Economic justice is a set of principles for which economic infrastructure is developed around, wherein the ultimate goal is to create an environment with equal opportunity for each individual and to establish a material foundation of which people can achieve a creative, dignified, and productive life.
Understanding Economic Justice
Modern economics revolves around the concept of distributing capital and labor in such a way that everyone is better off. Therefore, economic justice is rooted in the idea that an economy will be more successful if all market participants are treated fairly. As such, the goal is to create opportunities for everyone to potentially thrive and prosper, with justice working in lockstep with that concept.
Pure capitalism revolves around allowing the market to decide where labor and capital are distributed. However, if pure capitalism is left without intervention, it will lead to extreme inequality and wealth disparity between the holders of capital and laborers. It goes against the concept of capitalism, which is that it should “make everyone better off.” Although there is more overall wealth, most of the wealth disproportionately ends up in the hands of the capital holders (or capitalists).
In order to address the inequality that stems from pure capitalism, economic justice aims to create equal opportunities for all members of the economy. If all citizens can earn an income for themselves, they will spend more, which will stimulate the economy further.
Why Economic Justice is Important
Economic justice can be applied in many different forms. For example, it can be used to address wage gaps and the exploitation of workers. An example is a worker who is in a position of work in which they are not able to fully utilize their skills given their situation.
For the worker, it leads to earnings that are not at the full potential capacity. For the economy, it creates inefficiency as well – there is a lack of employment in that desired skill, and there is less spending from the worker who earned less.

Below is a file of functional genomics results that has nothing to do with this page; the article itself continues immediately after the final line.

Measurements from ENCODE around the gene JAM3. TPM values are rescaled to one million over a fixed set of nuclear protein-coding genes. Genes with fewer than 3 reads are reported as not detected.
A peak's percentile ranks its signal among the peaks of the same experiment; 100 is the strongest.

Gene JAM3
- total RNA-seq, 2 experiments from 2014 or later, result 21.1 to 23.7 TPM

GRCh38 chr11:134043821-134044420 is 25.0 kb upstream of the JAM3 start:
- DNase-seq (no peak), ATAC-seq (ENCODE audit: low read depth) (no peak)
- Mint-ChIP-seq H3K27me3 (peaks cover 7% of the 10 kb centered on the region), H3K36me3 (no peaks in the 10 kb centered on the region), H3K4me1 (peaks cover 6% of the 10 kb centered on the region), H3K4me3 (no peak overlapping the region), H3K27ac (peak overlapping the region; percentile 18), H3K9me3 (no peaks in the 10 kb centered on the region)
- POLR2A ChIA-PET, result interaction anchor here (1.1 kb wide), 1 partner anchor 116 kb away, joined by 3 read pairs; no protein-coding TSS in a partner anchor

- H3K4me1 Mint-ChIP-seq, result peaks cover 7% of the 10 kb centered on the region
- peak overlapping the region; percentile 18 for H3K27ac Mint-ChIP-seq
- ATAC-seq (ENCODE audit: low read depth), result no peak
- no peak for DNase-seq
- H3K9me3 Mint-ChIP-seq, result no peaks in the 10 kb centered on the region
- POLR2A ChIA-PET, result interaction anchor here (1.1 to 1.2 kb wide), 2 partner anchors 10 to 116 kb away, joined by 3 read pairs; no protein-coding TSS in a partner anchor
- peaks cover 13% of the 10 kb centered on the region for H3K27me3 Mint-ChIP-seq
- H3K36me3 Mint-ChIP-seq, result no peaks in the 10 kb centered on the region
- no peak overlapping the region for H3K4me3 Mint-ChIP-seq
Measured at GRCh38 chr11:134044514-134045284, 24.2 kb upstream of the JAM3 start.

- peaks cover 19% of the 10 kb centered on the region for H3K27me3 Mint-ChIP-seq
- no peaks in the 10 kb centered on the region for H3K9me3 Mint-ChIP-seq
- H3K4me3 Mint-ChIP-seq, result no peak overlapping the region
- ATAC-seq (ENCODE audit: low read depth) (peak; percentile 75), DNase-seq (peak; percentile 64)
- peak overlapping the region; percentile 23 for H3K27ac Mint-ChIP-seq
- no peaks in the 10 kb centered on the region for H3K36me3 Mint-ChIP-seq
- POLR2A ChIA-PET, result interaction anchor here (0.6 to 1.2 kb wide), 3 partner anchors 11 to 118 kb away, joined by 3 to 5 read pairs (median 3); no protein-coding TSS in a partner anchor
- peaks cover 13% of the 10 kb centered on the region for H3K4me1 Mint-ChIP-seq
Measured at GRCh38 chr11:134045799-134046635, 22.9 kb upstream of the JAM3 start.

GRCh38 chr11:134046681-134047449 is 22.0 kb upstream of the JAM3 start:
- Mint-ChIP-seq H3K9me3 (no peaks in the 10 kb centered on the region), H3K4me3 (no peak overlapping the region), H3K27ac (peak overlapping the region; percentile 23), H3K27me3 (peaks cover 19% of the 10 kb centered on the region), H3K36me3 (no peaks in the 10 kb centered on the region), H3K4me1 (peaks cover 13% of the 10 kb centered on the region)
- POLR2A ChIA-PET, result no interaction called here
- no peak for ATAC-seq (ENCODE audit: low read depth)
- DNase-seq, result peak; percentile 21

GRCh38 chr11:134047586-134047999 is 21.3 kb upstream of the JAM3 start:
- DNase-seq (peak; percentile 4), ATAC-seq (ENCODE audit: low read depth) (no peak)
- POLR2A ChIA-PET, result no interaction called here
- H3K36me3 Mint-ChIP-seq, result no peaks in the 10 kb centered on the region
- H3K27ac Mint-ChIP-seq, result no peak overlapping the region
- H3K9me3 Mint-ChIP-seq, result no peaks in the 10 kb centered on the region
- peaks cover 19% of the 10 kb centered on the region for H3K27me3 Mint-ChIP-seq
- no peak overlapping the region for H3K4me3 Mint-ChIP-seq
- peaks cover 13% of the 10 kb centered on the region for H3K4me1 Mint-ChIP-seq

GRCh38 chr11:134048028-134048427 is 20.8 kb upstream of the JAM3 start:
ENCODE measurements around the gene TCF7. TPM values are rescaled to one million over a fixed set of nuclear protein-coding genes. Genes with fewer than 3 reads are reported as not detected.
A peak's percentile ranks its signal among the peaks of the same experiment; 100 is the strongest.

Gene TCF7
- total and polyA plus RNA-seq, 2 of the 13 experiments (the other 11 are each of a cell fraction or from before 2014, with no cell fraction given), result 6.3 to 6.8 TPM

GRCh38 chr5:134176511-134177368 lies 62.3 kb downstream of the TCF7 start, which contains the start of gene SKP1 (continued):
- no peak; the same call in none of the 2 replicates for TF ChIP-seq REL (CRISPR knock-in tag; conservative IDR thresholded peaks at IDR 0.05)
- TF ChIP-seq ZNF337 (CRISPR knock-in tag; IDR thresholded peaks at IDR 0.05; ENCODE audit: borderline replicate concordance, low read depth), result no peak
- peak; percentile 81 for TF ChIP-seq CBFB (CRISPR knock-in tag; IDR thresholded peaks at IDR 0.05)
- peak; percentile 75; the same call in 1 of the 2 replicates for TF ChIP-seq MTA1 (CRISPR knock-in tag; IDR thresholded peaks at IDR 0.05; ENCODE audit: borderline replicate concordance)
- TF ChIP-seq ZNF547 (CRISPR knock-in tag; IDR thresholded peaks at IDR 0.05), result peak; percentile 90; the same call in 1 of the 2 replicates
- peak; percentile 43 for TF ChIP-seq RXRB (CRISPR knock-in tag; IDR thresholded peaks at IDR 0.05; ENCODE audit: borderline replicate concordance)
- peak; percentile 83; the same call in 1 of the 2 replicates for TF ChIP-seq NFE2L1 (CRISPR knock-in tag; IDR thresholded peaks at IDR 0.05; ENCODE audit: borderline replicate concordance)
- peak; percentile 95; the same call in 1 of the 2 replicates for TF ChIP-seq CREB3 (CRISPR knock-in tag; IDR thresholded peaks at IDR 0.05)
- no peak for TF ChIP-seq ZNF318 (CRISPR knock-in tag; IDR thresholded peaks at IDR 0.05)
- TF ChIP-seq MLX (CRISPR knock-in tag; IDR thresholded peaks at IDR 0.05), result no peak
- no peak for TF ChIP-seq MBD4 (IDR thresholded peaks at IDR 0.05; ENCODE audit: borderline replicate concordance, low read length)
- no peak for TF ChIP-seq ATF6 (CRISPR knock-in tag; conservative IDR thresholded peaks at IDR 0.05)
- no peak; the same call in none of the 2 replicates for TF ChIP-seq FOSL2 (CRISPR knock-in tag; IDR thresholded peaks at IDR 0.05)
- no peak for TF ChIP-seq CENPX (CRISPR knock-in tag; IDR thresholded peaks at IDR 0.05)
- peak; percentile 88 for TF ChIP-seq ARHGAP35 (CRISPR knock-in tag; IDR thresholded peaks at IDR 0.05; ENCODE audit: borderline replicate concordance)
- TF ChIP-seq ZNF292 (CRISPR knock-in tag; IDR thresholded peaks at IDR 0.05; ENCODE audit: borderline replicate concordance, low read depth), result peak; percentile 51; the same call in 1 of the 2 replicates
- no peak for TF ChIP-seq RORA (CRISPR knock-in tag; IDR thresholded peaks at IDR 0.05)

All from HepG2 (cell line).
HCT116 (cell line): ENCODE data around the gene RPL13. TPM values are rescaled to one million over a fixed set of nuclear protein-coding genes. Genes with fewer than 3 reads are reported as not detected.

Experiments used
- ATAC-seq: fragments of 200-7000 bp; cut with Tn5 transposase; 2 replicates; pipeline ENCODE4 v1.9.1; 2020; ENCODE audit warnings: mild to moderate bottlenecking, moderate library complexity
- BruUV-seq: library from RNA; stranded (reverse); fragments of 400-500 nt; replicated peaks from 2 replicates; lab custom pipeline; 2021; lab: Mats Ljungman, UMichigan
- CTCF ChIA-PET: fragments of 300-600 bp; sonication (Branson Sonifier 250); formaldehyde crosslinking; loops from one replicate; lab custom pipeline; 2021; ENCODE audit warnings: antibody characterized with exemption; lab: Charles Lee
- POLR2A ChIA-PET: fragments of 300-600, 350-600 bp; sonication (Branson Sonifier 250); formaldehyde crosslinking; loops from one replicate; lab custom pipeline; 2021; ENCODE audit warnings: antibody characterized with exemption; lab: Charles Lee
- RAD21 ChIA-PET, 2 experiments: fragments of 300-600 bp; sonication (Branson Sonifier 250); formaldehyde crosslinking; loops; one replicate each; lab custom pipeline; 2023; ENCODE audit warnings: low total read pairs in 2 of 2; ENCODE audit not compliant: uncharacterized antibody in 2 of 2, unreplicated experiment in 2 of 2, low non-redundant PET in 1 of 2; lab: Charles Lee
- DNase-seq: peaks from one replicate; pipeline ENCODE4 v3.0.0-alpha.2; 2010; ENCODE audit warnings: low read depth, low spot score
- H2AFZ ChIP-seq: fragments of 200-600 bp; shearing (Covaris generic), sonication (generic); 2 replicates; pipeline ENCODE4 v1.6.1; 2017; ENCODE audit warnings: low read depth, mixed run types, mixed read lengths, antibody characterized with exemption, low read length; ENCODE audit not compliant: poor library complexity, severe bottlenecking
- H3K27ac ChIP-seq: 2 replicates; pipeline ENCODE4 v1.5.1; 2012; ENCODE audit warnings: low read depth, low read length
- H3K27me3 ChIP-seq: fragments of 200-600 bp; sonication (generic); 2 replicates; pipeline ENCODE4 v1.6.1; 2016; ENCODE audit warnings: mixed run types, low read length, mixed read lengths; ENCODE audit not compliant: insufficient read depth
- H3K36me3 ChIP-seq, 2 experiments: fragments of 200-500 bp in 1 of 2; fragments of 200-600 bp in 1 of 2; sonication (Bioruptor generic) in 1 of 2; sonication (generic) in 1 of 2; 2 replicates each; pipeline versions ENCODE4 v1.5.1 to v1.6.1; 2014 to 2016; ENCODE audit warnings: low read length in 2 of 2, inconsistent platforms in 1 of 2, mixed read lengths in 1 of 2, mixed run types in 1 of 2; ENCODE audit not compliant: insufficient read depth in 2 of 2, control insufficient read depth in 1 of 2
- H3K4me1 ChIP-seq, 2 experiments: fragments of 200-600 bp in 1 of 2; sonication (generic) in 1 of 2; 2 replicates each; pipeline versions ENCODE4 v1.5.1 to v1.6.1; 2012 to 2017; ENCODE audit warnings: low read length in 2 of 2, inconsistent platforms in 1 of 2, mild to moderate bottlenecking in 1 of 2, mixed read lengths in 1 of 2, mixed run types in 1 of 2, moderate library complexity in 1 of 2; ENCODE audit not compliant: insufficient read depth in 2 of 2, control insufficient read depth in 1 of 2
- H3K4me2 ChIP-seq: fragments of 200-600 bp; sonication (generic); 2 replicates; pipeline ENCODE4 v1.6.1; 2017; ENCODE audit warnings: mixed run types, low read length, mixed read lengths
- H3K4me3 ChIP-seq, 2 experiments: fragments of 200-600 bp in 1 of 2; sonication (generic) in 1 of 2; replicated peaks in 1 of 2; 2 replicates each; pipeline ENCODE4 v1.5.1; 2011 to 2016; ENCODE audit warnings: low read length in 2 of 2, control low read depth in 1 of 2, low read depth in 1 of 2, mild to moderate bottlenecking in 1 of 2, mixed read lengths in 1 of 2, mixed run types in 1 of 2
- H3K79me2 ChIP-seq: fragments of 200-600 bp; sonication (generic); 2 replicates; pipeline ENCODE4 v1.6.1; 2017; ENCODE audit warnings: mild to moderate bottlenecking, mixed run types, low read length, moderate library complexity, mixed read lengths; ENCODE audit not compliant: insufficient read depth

In terms of the exploitation of workers, if pure capitalism is left without any intervention, those who hire laborers achieve an unfair amount of power over their workers. It can lead to the inhumane treatment of workers and exploitation – paying workers less than the market amount. It also results in inefficiency, as workers feel that they cannot leave their job since they need to provide for their families, but they cannot seek a job where they are paid fairly.
Achieving Economic Justice
Example – Progressive Taxation
In order to provide all citizens with equal opportunity, most market-based economies institute some form of a progressive taxation regime. Progressive taxation is a tax system where the tax percentage that is applied to income earners increases as the earned income increases. Therefore, higher-income earners pay more taxes, while lower-income earners pay fewer taxes. It is the government’s way of addressing income inequality and redistributing wealth.
The tax funds are used by the government to shoulder public services that can benefit the disadvantaged population wealthy. Such services include education, public infrastructure, public housing, social services, and welfare.
Example – Minimum Wage
As mentioned earlier, the exploitation of workers can occur in a purely capitalist society that is left without government intervention. In such a situation, workers may be exploited by employers since there is an imbalance of power. It can lead to inefficient outcomes of the economy since the workers are paid less than the market rate. The employers will hoard the wealth, while there is less spending from the laborers.
The problem can be addressed with the institution of a minimum wage, which sets a standard and requires that workers be paid a certain amount. It can allow workers to earn a sustainable amount to live off of so that they can search for jobs that meet their particular skills, thereby making the economy more efficient.
Example – Diversity Inclusion
Another form of economic justice is provided to those with diverse backgrounds. Racial and gender-driven disparities arise from years of systemic progression. It can be overridden by providing additional opportunities for those who come from a disadvantaged background – coming from a low-income or at-risk segment of the population.
Forms of economic justice regarding diversity can include additional education, more career preparation, addressing salary gaps, and creating certain quotas that can help address the issue.
CFI offers the Commercial Banking & Credit Analyst (CBCA)™ certification program for those looking to take their careers to the next level. To keep learning and advancing your career, the following resources will be helpful: